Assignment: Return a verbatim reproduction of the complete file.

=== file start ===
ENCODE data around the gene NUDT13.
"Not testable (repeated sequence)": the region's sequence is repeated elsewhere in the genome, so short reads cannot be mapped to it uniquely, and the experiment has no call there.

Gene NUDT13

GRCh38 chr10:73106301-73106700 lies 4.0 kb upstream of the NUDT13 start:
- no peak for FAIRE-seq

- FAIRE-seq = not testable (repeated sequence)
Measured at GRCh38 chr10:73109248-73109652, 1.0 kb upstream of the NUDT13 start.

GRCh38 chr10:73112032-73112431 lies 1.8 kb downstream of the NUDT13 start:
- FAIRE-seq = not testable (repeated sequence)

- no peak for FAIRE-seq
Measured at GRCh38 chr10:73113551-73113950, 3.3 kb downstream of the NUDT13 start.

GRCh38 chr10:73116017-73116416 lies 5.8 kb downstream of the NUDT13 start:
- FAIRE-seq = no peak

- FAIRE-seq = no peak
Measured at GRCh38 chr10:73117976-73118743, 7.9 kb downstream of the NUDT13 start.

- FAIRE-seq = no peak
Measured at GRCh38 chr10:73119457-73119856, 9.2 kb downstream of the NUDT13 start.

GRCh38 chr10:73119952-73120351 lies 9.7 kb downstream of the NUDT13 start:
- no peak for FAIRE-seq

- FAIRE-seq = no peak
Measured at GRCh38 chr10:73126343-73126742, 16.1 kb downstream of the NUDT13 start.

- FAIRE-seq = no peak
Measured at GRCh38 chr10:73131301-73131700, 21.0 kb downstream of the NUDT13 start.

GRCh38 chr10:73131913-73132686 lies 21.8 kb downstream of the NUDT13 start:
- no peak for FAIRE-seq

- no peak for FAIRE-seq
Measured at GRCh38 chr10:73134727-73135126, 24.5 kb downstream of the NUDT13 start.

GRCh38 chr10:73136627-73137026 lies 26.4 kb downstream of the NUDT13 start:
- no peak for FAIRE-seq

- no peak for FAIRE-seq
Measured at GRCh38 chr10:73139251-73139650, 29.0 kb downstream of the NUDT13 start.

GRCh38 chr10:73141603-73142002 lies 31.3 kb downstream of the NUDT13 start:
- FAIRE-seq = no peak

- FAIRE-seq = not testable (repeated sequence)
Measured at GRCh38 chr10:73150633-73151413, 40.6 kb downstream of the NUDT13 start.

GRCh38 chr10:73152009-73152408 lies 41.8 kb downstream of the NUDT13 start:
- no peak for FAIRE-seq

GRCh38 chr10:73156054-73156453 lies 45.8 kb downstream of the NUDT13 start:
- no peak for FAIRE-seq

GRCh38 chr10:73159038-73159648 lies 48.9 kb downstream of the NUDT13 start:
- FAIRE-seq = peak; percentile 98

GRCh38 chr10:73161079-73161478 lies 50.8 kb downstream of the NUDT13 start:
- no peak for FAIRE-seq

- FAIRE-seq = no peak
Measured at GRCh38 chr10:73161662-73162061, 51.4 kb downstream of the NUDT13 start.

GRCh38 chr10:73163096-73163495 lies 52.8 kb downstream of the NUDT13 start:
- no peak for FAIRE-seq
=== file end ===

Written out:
ENCODE data around the gene NUDT13.
"Not testable (repeated sequence)": the region's sequence is repeated elsewhere in the genome, so short reads cannot be mapped to it uniquely, and the experiment has no call there.

Gene NUDT13

GRCh38 chr10:73106301-73106700 lies 4.0 kb upstream of the NUDT13 start:
- no peak for FAIRE-seq

- FAIRE-seq = not testable (repeated sequence)
Measured at GRCh38 chr10:73109248-73109652, 1.0 kb upstream of the NUDT13 start.

GRCh38 chr10:73112032-73112431 lies 1.8 kb downstream of the NUDT13 start:
- FAIRE-seq = not testable (repeated sequence)

- no peak for FAIRE-seq
Measured at GRCh38 chr10:73113551-73113950, 3.3 kb downstream of the NUDT13 start.

GRCh38 chr10:73116017-73116416 lies 5.8 kb downstream of the NUDT13 start:
- FAIRE-seq = no peak

- FAIRE-seq = no peak
Measured at GRCh38 chr10:73117976-73118743, 7.9 kb downstream of the NUDT13 start.

- FAIRE-seq = no peak
Measured at GRCh38 chr10:73119457-73119856, 9.2 kb downstream of the NUDT13 start.

GRCh38 chr10:73119952-73120351 lies 9.7 kb downstream of the NUDT13 start:
- no peak for FAIRE-seq

- FAIRE-seq = no peak
Measured at GRCh38 chr10:73126343-73126742, 16.1 kb downstream of the NUDT13 start.

- FAIRE-seq = no peak
Measured at GRCh38 chr10:73131301-73131700, 21.0 kb downstream of the NUDT13 start.

GRCh38 chr10:73131913-73132686 lies 21.8 kb downstream of the NUDT13 start:
- no peak for FAIRE-seq

- no peak for FAIRE-seq
Measured at GRCh38 chr10:73134727-73135126, 24.5 kb downstream of the NUDT13 start.

GRCh38 chr10:73136627-73137026 lies 26.4 kb downstream of the NUDT13 start:
- no peak for FAIRE-seq

- no peak for FAIRE-seq
Measured at GRCh38 chr10:73139251-73139650, 29.0 kb downstream of the NUDT13 start.

GRCh38 chr10:73141603-73142002 lies 31.3 kb downstream of the NUDT13 start:
- FAIRE-seq = no peak

- FAIRE-seq = not testable (repeated sequence)
Measured at GRCh38 chr10:73150633-73151413, 40.6 kb downstream of the NUDT13 start.

GRCh38 chr10:73152009-73152408 lies 41.8 kb downstream of the NUDT13 start:
- no peak for FAIRE-seq

GRCh38 chr10:73156054-73156453 lies 45.8 kb downstream of the NUDT13 start:
- no peak for FAIRE-seq

GRCh38 chr10:73159038-73159648 lies 48.9 kb downstream of the NUDT13 start:
- FAIRE-seq = peak; percentile 98

GRCh38 chr10:73161079-73161478 lies 50.8 kb downstream of the NUDT13 start:
- no peak for FAIRE-seq

- FAIRE-seq = no peak
Measured at GRCh38 chr10:73161662-73162061, 51.4 kb downstream of the NUDT13 start.

GRCh38 chr10:73163096-73163495 lies 52.8 kb downstream of the NUDT13 start:
- no peak for FAIRE-seq